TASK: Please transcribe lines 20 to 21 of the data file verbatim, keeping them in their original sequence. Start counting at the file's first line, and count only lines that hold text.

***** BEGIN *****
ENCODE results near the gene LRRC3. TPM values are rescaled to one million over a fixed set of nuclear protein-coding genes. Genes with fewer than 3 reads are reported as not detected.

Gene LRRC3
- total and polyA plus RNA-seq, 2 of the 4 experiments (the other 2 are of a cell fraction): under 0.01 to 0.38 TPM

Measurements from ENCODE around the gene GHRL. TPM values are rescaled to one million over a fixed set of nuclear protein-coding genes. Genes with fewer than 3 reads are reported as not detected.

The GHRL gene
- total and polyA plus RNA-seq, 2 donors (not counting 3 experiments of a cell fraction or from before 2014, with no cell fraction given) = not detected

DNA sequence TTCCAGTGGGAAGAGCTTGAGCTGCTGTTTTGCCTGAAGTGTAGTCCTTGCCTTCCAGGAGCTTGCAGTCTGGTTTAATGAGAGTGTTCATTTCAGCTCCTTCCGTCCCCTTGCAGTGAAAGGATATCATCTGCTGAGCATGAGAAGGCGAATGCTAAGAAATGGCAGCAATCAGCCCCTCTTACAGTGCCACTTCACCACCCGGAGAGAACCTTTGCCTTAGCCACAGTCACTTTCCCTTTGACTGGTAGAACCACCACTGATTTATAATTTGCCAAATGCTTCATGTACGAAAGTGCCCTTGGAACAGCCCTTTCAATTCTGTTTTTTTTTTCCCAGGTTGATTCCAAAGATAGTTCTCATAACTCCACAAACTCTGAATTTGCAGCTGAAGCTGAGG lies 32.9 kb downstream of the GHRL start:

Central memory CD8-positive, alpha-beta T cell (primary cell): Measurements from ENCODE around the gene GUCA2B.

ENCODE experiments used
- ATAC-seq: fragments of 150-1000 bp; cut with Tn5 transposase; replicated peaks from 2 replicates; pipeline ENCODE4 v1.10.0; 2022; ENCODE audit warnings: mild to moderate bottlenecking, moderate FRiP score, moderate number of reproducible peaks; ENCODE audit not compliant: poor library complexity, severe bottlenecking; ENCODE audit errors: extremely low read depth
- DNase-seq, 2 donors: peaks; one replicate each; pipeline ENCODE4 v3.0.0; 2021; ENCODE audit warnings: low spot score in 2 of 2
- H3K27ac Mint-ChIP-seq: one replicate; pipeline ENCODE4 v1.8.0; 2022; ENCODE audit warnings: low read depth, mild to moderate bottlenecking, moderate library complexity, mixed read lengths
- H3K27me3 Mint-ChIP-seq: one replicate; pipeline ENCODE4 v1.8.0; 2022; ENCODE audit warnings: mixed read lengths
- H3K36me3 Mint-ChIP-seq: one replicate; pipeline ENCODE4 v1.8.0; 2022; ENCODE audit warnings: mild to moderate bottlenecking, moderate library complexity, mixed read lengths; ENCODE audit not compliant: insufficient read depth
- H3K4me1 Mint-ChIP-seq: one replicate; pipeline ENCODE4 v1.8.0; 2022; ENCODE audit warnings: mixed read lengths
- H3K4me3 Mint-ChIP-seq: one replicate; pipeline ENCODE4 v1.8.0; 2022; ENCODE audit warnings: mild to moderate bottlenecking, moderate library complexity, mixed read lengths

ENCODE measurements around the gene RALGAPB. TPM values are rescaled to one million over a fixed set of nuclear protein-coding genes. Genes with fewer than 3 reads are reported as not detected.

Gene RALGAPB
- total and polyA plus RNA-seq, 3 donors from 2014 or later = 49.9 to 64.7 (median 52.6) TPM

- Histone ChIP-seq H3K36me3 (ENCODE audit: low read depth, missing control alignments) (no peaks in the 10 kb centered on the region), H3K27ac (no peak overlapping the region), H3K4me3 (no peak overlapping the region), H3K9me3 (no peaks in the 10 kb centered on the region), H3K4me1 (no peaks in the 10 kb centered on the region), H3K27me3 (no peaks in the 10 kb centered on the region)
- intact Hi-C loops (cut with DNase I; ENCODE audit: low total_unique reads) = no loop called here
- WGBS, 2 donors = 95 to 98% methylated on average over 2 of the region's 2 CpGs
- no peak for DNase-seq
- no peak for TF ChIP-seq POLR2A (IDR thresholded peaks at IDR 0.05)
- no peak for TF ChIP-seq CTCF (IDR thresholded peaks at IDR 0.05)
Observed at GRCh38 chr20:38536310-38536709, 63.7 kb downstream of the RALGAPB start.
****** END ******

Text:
- Histone ChIP-seq H3K36me3 (ENCODE audit: low read depth, missing control alignments) (no peaks in the 10 kb centered on the region), H3K27ac (no peak overlapping the region), H3K4me3 (no peak overlapping the region), H3K9me3 (no peaks in the 10 kb centered on the region), H3K4me1 (no peaks in the 10 kb centered on the region), H3K27me3 (no peaks in the 10 kb centered on the region)
- intact Hi-C loops (cut with DNase I; ENCODE audit: low total_unique reads) = no loop called here